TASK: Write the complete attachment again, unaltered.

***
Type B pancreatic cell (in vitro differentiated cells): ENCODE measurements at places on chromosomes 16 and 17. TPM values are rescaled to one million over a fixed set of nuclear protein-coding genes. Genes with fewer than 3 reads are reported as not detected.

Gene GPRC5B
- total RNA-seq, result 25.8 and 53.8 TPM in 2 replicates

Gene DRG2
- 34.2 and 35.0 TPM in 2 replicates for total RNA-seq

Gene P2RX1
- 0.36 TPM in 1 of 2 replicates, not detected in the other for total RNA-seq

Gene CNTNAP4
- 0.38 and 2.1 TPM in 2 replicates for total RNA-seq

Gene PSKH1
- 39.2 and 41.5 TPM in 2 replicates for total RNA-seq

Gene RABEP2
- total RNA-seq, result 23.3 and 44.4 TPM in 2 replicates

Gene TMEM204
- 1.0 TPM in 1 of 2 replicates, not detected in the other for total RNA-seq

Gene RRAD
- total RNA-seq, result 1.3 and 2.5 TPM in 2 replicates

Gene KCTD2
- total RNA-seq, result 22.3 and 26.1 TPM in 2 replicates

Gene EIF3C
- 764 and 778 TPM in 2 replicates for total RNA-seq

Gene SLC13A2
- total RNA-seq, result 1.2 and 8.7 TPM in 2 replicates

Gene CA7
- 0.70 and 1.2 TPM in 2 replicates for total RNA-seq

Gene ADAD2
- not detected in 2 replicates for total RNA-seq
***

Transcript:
Type B pancreatic cell (in vitro differentiated cells): ENCODE measurements at places on chromosomes 16 and 17. TPM values are rescaled to one million over a fixed set of nuclear protein-coding genes. Genes with fewer than 3 reads are reported as not detected.

Gene GPRC5B
- total RNA-seq, result 25.8 and 53.8 TPM in 2 replicates

Gene DRG2
- 34.2 and 35.0 TPM in 2 replicates for total RNA-seq

Gene P2RX1
- 0.36 TPM in 1 of 2 replicates, not detected in the other for total RNA-seq

Gene CNTNAP4
- 0.38 and 2.1 TPM in 2 replicates for total RNA-seq

Gene PSKH1
- 39.2 and 41.5 TPM in 2 replicates for total RNA-seq

Gene RABEP2
- total RNA-seq, result 23.3 and 44.4 TPM in 2 replicates

Gene TMEM204
- 1.0 TPM in 1 of 2 replicates, not detected in the other for total RNA-seq

Gene RRAD
- total RNA-seq, result 1.3 and 2.5 TPM in 2 replicates

Gene KCTD2
- total RNA-seq, result 22.3 and 26.1 TPM in 2 replicates

Gene EIF3C
- 764 and 778 TPM in 2 replicates for total RNA-seq

Gene SLC13A2
- total RNA-seq, result 1.2 and 8.7 TPM in 2 replicates

Gene CA7
- 0.70 and 1.2 TPM in 2 replicates for total RNA-seq

Gene ADAD2
- not detected in 2 replicates for total RNA-seq